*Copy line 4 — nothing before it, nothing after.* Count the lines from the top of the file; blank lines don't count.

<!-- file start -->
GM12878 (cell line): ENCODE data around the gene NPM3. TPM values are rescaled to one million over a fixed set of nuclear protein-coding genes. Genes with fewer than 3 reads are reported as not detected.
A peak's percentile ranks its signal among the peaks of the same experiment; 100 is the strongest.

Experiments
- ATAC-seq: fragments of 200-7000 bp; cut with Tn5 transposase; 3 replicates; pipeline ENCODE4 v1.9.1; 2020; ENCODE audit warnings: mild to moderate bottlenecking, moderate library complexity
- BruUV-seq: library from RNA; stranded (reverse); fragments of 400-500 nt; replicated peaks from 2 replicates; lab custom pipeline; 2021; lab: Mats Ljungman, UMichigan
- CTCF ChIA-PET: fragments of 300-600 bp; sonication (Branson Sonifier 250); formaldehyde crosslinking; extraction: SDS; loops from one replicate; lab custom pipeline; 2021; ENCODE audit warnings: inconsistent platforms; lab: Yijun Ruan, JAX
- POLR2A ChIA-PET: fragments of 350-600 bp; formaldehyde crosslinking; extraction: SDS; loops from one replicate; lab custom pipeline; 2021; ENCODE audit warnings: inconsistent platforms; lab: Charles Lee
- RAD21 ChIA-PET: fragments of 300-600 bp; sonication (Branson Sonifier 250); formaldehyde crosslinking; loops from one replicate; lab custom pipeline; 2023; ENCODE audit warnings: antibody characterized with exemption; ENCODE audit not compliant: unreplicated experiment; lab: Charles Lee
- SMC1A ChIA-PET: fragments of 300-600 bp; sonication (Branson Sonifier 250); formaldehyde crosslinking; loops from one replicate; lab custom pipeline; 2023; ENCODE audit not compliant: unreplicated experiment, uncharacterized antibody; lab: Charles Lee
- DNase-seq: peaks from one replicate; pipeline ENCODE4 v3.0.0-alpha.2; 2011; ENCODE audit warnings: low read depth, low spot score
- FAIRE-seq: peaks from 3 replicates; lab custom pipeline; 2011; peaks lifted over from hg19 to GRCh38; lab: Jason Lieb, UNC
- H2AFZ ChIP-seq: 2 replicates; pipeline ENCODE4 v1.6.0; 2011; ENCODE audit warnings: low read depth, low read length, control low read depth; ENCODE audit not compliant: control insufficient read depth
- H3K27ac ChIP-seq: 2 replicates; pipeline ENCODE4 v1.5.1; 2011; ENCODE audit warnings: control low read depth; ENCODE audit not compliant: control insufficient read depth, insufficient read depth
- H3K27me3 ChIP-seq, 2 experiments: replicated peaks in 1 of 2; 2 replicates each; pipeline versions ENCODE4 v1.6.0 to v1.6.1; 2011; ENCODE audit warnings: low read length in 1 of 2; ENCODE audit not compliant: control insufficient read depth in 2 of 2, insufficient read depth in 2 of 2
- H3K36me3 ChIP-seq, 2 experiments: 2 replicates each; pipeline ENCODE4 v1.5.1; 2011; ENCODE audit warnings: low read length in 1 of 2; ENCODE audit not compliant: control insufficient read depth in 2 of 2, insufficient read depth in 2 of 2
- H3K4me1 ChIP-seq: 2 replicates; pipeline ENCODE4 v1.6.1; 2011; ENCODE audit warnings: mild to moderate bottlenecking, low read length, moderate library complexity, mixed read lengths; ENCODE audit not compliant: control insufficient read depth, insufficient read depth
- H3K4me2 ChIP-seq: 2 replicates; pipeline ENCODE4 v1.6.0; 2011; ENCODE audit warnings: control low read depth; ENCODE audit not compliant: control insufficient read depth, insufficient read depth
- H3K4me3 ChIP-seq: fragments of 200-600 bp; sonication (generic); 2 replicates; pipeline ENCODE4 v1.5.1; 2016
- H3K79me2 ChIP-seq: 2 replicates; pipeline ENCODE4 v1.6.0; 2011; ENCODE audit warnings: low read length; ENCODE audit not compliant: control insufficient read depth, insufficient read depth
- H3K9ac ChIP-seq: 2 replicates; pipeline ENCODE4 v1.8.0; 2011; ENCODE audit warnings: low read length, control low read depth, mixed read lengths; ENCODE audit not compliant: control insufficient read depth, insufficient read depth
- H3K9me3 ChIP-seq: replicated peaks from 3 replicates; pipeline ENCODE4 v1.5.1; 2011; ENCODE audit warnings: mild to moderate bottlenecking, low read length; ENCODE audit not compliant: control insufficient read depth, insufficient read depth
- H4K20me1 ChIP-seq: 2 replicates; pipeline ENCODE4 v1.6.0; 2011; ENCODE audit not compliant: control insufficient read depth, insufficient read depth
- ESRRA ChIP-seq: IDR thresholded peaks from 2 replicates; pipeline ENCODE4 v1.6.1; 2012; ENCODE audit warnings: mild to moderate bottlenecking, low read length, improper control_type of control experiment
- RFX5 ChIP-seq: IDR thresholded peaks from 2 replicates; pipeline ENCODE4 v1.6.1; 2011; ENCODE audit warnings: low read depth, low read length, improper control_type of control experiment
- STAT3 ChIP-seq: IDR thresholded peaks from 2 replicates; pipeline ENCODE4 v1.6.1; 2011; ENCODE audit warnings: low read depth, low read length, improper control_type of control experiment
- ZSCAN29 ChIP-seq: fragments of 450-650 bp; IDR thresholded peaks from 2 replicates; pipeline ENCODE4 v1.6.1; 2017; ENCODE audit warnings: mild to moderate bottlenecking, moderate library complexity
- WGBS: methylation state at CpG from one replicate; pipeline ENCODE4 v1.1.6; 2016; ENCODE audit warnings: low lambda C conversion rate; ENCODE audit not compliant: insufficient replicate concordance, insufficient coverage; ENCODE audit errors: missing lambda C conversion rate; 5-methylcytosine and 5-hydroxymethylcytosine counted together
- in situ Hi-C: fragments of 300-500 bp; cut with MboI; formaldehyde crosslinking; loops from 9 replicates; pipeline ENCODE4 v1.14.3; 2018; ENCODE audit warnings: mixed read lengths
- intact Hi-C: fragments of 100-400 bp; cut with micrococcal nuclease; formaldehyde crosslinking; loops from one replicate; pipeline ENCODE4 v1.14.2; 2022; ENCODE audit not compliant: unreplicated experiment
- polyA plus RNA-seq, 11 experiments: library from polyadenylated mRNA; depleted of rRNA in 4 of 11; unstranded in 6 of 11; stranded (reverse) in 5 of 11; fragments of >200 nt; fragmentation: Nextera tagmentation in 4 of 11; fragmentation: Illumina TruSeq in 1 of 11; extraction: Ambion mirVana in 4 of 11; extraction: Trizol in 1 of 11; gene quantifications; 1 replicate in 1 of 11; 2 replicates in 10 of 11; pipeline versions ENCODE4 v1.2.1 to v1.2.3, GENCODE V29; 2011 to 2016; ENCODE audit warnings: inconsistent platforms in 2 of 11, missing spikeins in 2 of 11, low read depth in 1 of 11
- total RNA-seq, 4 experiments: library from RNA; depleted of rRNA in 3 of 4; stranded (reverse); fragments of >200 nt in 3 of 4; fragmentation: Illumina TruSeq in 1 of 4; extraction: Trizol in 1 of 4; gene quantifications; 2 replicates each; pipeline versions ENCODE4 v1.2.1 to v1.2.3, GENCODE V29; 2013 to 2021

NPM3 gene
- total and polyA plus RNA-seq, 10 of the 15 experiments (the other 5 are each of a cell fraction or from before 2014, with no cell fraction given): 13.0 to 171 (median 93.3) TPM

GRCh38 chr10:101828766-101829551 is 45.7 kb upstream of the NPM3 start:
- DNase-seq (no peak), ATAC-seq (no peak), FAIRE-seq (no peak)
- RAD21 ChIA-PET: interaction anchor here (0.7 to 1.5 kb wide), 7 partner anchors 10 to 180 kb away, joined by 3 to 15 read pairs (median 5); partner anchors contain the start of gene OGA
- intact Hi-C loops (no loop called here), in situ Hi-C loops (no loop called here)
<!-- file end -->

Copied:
- ATAC-seq: fragments of 200-7000 bp; cut with Tn5 transposase; 3 replicates; pipeline ENCODE4 v1.9.1; 2020; ENCODE audit warnings: mild to moderate bottlenecking, moderate library complexity